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WCS Congo blog | their future is in our hands
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their future is in our hands

Today is World Wildlife Day, an opportunity to celebrate the incredible diversity of wildlife on our planet, but sadly also a day to highlight the imminent threat to the survival of many of these species. We find ourselves at a crucial point in history for the conservation of wildlife, with several iconic species on the brink of extinction. Last year in a speech broadcast on Chinese state television Britain’s Prince William said “Let us not tell our children the sad tale of how we watched as the last elephants, rhinos and tigers died out, but the inspiring story of how we turned the tide and preserved them for all humanity.” Aptly, in 2016 the theme for World Wildlife Day is the “Future of Wildlife is in our hands” with a focus on African and Asian elephants.

The Republic of Congo encompasses one of the last strongholds for forest elephants. The region’s elephant population is however coming under increasing pressure as expanding road networks take people deeper into once untouched forest, facilitating accessibility by hunters driven to kill elephants by the demand for ivory. WCS Congo is implementing a broad spectrum of conservation actions to combat the expanding threats to the country’s elephant population. Mindful of the fact that the future of the country’s natural heritage lies in the hands of the Congolese people, WCS Congo has long been a front-runner in building capacity in Congolese nationals and successfully uplifting Congolese citizens into conservation leadership positions.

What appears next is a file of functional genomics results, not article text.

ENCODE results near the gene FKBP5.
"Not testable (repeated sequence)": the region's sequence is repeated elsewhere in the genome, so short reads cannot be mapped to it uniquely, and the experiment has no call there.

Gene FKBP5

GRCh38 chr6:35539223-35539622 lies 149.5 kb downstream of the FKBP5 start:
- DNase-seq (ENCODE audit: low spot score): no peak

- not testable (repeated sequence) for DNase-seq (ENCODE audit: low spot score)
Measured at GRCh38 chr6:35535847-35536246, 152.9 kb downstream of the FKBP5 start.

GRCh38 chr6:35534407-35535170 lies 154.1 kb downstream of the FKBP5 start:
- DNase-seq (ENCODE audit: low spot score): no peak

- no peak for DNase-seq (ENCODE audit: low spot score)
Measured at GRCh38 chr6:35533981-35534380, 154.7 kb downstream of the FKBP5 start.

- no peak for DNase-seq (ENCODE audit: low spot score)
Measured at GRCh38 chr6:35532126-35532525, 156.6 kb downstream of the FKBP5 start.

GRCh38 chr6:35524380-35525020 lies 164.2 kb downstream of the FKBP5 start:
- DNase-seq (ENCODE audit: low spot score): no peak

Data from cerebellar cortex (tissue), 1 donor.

Let us not tell our children the sad tale of how we watched as the last elephants, rhinos and tigers died out, but the inspiring story of how we turned the tide and preserved them for all humanity.

The management of Nouabale-Ndoki National Park, a refuge for elephants in northern Congo, was recently transferred to the Ndoki Foundation, a partnership between WCS and the Government of Congo. Through this partnership representatives of local communities now have a place to discuss conservation issues with members of the board. “In this we have made big progress compared to some other protected areas in the Republic of Congo that don’t have this institution in place to be able to put all stakeholders around the table and discuss the best solutions for both the park and surrounding communities.” Mr Constantin Mbessa, President of the foundation, said at the most recent Foundation meeting.

At present a group of 15 Congolese researchers are walking through some of the most impenetrable forest in Africa with the aim of estimating the elephant population size and any changes in their population dynamics in the Ndoki landscape. The Ndoki-Likouala Large Mammal Survey team will walk hundreds of kilometers over the next year and a half collecting data in over 44,000 km2 of forest. The results of the continent wide Great Elephant Census recently carried out on savanna elephants brought to light drastic drops in elephant numbers in certain regions. The shock of these findings and the international attention they gained helped bolster conservation efforts in several areas that had been worst afflicted by poaching, such as southern Tanzania. In contrast to savannah elephants the plight of forest elephants is often hidden beneath the dense canopy of central and West Africa’s rainforests. This phenomenal survey effort will allow WCS and its partners to evaluate the population status and threats of large mammals and help evaluate and focus our efforts.

Ndoki-Likouala Large Mammal Survey team member records data in a dense patch of forest.
Ndoki-Likouala Large Mammal Survey team member records data in a dense patch of forest.

The team that is currently spending months at a time battling through the understory of northern Congo’s forests carrying out the Ndoki-Likoula survey is taking the future of wildlife into their hands. The transects they will be following do not stick to cleared pathways or deviate around particularly dense patches of bush, they are straight lines that the team must follow no matter what they come up against. Their work shows dedication to the cause of gaining knowledge that will be used to adaptively manage the conservation of elephants and their habitat in northern Congo. Watch this space for more on the team’s progress over the next 18 months…

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